We do have some racial diversity - Reyes while a semi-antagonist in this book is still latino and a major character; as is Angel, though the young latino ghost doesn’t appear very often in this book. Garrett is Black and a major part of Charley’s team and deeply valued by her - and may have a special prize for being the sensible one. I like that he’s also becoming known as much for his scholarship as his physicality. Nicolette one of Charley’s more minor contacts is also a women of colour - she’s a recurring character but not a major one by any stretch. A few of the one off characters - victims, relatives of the victims, etc are also POC and there are no glaring stereotypes
One of the victims and her surviving wife are lesbians or bisexual - but they are one off characters. In previous books we have been told that Peri is bisexual but there’s no indication of that in this book: LGBTQ representation remains light. We have a similarly only small presence of Quentin, a Deaf character in this book - though we do have some nice examination and awareness of Deaf culture - and that there is a Deaf culture.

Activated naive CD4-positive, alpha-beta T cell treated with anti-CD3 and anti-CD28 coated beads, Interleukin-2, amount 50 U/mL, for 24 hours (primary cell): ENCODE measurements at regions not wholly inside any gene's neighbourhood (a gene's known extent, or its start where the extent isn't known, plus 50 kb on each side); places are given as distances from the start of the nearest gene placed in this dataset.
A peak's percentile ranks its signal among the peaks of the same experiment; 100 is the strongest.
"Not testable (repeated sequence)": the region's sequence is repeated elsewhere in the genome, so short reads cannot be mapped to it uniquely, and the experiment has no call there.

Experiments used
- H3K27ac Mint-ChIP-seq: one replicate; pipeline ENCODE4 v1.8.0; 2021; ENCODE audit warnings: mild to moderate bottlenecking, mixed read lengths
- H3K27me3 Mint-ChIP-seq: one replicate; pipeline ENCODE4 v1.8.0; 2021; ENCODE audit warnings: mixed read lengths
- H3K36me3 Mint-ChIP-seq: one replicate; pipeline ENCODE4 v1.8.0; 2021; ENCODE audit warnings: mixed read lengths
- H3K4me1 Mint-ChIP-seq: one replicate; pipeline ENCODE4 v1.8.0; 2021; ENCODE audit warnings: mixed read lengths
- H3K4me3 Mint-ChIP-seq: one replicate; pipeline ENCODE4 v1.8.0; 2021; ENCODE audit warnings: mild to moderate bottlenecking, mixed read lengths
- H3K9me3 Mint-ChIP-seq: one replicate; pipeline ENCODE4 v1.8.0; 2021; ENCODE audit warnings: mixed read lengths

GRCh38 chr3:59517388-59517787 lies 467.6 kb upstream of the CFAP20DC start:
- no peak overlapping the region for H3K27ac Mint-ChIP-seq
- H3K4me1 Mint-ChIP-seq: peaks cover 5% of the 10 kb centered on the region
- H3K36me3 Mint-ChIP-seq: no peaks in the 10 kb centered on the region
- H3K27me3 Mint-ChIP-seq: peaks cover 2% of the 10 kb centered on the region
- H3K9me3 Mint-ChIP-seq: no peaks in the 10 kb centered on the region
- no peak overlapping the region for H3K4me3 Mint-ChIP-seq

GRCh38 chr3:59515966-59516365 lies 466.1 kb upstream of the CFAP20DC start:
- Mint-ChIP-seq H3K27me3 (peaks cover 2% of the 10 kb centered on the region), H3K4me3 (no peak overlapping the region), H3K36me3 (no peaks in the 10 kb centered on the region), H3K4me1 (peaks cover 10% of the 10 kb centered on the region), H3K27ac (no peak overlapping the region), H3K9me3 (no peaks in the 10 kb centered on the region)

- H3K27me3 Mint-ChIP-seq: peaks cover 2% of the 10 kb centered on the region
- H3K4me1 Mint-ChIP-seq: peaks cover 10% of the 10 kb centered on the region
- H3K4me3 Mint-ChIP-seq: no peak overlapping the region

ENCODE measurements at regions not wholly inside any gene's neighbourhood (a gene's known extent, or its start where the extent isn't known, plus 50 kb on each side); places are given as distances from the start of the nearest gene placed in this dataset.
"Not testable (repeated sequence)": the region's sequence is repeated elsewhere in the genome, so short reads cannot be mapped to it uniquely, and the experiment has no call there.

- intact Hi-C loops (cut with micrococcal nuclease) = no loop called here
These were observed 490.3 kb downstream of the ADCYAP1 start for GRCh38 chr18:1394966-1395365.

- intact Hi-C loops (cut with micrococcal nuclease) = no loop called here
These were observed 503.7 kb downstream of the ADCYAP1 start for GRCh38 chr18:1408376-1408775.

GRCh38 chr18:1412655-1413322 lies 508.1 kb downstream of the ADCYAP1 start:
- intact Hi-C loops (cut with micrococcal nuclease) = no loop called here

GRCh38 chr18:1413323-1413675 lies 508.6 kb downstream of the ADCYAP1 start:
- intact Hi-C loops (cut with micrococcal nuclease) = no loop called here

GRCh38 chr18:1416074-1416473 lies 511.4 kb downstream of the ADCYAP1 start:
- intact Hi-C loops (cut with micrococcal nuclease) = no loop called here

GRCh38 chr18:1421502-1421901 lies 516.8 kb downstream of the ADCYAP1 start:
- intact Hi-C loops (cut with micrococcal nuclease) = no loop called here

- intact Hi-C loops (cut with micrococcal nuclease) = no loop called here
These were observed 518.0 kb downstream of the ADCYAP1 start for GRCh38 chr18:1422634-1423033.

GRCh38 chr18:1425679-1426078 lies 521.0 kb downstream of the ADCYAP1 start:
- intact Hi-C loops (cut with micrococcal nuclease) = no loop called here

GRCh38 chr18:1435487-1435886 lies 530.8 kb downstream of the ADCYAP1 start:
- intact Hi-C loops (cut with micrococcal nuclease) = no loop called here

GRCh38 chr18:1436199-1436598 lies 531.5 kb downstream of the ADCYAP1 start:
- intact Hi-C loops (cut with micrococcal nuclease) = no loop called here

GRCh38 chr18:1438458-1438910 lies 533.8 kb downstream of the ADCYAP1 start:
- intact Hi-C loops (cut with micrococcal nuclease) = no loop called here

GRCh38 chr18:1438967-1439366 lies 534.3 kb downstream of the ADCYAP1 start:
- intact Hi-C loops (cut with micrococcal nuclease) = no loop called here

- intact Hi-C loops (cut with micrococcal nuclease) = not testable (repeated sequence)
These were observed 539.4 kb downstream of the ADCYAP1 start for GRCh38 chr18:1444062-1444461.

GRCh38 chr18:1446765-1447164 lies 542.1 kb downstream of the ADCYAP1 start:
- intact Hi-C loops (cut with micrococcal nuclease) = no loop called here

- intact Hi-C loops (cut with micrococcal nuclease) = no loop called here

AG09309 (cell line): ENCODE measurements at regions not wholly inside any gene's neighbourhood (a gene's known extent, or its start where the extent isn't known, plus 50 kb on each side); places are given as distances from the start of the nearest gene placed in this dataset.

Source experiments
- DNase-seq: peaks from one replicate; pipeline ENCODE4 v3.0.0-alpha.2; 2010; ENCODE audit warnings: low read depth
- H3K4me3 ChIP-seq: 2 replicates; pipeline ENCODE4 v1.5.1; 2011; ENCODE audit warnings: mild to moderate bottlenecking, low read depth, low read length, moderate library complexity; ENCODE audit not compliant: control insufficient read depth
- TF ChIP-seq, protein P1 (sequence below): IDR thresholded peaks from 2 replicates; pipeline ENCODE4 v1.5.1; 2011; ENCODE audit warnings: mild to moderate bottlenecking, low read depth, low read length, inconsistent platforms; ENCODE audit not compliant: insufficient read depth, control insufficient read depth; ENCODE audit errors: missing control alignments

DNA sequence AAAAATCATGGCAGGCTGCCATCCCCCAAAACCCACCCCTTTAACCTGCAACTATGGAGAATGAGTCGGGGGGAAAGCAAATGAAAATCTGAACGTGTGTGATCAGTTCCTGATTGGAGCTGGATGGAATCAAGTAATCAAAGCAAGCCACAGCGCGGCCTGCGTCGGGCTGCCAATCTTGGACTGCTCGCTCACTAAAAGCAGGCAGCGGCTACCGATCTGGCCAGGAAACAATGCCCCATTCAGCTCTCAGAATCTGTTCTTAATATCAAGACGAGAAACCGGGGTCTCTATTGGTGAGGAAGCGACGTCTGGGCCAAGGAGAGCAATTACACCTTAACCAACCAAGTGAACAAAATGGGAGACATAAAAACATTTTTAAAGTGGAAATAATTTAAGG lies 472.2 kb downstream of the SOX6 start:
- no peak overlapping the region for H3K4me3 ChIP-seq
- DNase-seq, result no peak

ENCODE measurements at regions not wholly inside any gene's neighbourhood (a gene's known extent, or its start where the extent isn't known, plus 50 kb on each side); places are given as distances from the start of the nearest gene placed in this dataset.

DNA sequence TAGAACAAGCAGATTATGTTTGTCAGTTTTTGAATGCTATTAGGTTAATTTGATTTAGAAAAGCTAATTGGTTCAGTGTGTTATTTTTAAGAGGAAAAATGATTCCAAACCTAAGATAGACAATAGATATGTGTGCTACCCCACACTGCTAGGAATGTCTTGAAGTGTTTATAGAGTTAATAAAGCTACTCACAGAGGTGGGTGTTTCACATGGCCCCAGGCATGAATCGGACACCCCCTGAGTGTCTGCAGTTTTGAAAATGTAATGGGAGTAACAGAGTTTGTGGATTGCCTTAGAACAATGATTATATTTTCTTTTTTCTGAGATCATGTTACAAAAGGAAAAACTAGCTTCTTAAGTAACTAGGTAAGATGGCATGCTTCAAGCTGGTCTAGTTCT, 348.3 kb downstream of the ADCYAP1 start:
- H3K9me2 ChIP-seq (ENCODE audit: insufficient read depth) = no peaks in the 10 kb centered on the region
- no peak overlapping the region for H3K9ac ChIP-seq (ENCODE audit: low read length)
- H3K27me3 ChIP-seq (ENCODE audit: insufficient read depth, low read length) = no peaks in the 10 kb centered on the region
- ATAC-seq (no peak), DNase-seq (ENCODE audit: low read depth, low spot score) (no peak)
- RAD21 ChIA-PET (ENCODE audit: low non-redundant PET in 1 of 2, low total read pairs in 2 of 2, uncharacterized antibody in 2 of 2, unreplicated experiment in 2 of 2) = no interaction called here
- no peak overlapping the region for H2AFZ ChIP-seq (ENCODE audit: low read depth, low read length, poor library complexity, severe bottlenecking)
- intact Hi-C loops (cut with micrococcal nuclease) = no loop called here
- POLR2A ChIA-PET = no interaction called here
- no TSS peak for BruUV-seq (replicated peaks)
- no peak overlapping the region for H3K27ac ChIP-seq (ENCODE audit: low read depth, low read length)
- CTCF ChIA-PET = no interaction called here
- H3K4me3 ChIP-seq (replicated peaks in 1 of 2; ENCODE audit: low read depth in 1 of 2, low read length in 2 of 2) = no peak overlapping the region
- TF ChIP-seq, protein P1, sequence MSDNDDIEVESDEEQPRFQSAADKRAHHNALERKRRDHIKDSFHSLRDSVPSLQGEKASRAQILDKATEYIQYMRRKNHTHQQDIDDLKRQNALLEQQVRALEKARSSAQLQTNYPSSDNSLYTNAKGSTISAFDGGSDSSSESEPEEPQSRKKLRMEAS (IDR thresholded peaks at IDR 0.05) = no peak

Of course Charley’s greatest friend and most powerful influence remains Cookie. Their friendship is the stuff of legends and still the most constant thing about these books. Charlie’s relationship with Cookie and her daughter Amber is even more of a core of these books than her relationship with Reyes - and it’s a joy to see an Urban Fantasy protagonist whose greatest friend and ally is another woman.
This book ends in a cliffhanger, something I would consider an unforgivable sin in many many other books. For this I let it pass because the ending was heartwrenching, powerful and unlike the last book, sets up a hook I can believe for the next novel; Charley truly had no other choice than this. It’s a brutal ending to this excellent book - but it’s all the more powerful for that